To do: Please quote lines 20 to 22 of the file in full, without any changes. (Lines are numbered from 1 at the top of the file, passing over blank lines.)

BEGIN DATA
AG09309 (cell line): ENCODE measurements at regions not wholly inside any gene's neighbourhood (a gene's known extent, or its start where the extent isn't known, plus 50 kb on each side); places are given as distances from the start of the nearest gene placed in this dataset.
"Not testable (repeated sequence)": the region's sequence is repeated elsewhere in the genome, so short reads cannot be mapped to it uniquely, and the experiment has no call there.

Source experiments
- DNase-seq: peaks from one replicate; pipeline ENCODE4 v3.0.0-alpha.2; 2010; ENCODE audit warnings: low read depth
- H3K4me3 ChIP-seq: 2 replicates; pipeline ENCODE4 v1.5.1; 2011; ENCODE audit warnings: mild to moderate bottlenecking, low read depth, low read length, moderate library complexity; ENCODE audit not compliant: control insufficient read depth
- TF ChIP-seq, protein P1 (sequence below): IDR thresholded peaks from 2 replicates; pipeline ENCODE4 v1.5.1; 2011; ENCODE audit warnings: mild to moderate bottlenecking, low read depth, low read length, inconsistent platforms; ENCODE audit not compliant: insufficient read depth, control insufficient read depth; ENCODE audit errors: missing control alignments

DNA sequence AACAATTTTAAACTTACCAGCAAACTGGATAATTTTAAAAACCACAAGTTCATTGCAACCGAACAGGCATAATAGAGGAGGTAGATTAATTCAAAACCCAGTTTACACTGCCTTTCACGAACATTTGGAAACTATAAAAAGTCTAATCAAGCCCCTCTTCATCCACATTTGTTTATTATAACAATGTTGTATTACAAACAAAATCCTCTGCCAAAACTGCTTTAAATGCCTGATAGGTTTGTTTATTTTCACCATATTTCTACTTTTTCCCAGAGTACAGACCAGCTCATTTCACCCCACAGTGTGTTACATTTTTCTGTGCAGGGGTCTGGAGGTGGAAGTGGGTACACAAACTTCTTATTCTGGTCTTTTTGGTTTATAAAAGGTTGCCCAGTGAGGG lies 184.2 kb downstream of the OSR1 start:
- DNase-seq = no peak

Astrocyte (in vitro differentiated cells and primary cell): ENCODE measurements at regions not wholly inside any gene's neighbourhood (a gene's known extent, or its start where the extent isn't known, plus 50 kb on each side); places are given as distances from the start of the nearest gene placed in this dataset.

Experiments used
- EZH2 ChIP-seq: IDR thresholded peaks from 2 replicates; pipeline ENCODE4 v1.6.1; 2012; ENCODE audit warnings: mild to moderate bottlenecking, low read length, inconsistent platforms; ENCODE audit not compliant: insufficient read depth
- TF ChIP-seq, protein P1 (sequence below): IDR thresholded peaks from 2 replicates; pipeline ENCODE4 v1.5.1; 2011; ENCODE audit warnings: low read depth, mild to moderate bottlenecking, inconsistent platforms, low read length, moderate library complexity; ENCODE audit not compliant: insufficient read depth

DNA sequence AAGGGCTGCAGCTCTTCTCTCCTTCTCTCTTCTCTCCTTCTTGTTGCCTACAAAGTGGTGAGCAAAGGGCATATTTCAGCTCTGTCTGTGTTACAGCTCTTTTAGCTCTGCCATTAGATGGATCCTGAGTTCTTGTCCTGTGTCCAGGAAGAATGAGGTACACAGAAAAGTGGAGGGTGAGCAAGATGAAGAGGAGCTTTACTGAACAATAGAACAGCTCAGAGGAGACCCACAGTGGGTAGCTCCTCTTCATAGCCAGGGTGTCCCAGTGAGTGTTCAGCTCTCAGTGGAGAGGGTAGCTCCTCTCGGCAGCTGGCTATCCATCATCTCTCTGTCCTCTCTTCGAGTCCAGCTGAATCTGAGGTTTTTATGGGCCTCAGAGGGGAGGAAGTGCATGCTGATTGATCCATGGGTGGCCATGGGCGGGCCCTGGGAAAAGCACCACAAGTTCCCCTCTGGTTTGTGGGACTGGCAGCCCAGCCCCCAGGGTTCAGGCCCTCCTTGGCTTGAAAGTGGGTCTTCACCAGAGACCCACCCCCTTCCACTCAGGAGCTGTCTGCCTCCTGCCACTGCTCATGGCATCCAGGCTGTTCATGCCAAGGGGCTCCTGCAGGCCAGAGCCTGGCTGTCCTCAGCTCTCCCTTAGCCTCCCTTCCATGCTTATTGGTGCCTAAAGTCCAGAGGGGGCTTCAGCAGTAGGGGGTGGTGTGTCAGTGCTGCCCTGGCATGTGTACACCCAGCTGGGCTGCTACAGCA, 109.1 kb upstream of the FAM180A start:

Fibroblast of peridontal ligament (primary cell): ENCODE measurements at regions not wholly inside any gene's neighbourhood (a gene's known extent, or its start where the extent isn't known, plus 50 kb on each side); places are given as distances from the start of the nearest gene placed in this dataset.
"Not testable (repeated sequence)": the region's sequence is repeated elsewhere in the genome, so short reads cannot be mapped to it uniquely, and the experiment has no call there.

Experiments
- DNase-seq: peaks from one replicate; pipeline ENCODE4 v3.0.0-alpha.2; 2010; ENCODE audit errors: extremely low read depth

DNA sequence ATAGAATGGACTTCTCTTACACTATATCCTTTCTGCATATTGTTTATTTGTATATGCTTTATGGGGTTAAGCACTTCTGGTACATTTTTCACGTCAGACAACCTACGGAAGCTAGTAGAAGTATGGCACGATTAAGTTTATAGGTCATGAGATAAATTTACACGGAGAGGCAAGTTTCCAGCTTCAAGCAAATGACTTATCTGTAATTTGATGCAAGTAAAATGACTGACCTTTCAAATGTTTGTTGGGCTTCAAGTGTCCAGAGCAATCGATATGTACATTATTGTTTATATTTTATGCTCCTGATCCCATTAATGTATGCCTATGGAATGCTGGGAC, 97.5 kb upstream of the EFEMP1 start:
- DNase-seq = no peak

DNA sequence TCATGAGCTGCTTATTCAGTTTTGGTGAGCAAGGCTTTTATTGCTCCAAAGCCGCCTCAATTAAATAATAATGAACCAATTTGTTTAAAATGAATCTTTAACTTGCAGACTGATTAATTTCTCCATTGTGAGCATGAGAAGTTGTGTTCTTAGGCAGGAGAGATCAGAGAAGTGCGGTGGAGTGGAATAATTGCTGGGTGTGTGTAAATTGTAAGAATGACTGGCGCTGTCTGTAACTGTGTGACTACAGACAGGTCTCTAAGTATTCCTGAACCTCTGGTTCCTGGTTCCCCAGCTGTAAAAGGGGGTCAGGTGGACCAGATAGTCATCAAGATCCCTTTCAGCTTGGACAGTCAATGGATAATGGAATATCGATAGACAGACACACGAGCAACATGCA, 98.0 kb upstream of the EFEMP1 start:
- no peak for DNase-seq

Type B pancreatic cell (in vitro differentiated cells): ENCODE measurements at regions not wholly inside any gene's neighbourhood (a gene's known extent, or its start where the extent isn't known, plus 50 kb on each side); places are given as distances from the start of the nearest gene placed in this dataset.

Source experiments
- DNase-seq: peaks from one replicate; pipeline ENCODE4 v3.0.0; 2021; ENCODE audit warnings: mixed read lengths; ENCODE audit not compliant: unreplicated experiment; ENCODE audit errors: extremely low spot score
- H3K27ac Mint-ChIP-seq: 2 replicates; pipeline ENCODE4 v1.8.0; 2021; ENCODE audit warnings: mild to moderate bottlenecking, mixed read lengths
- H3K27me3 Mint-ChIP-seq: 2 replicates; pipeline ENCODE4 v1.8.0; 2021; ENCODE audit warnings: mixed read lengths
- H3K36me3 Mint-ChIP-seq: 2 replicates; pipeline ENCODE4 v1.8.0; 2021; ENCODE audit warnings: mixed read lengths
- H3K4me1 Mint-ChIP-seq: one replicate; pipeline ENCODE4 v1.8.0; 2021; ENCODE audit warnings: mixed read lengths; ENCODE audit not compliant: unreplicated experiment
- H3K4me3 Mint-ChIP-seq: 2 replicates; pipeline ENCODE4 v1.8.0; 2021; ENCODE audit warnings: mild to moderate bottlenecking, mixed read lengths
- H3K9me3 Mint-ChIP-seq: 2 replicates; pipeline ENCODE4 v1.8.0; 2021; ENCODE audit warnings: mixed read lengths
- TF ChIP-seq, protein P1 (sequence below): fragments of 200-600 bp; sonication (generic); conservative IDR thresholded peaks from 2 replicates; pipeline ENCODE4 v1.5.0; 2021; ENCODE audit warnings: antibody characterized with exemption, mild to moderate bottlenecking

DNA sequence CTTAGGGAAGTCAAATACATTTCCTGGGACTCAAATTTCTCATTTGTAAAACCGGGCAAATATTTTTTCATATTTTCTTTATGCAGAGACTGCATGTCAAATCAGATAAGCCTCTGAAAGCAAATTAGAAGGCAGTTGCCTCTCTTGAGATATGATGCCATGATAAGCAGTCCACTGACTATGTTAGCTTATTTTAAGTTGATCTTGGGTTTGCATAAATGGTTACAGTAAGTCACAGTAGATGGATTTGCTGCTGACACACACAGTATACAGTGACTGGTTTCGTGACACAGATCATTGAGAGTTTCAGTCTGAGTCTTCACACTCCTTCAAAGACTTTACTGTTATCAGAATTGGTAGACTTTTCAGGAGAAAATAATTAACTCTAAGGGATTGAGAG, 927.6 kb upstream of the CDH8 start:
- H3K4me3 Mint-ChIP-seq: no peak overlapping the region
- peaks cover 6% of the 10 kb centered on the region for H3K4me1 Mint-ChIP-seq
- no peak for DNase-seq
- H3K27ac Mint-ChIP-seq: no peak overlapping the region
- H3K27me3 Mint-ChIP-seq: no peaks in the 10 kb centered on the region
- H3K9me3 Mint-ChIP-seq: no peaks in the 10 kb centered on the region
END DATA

DNA sequence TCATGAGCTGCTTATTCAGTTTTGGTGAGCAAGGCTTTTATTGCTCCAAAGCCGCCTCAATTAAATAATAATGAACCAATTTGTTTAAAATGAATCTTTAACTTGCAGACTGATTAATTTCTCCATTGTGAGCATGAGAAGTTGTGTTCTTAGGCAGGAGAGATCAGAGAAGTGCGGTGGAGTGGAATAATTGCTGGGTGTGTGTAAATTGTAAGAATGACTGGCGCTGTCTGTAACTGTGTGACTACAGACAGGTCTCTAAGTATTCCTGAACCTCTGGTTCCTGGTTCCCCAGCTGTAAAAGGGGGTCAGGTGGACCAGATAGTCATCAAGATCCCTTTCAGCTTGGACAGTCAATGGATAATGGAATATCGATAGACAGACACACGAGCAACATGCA, 98.0 kb upstream of the EFEMP1 start:
- no peak for DNase-seq

Type B pancreatic cell (in vitro differentiated cells): ENCODE measurements at regions not wholly inside any gene's neighbourhood (a gene's known extent, or its start where the extent isn't known, plus 50 kb on each side); places are given as distances from the start of the nearest gene placed in this dataset.